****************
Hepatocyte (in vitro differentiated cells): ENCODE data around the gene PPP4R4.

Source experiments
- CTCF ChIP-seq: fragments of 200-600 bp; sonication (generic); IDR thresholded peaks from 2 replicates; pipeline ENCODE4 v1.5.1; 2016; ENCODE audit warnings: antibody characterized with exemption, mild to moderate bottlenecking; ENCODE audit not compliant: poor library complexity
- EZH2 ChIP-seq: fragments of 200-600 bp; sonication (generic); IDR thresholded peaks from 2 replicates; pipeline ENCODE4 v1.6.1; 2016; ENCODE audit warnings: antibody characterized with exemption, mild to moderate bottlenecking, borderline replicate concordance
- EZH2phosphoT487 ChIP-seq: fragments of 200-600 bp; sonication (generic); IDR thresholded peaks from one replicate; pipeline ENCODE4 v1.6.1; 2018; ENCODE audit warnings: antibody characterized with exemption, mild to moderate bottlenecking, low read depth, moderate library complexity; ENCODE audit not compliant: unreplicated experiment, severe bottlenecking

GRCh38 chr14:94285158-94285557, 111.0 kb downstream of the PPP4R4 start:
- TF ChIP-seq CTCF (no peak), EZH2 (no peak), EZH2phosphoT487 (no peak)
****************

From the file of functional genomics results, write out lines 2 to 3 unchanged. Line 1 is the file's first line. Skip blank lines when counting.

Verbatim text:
Source experiments
- CTCF ChIP-seq: fragments of 200-600 bp; sonication (generic); IDR thresholded peaks from 2 replicates; pipeline ENCODE4 v1.5.1; 2016; ENCODE audit warnings: antibody characterized with exemption, mild to moderate bottlenecking; ENCODE audit not compliant: poor library complexity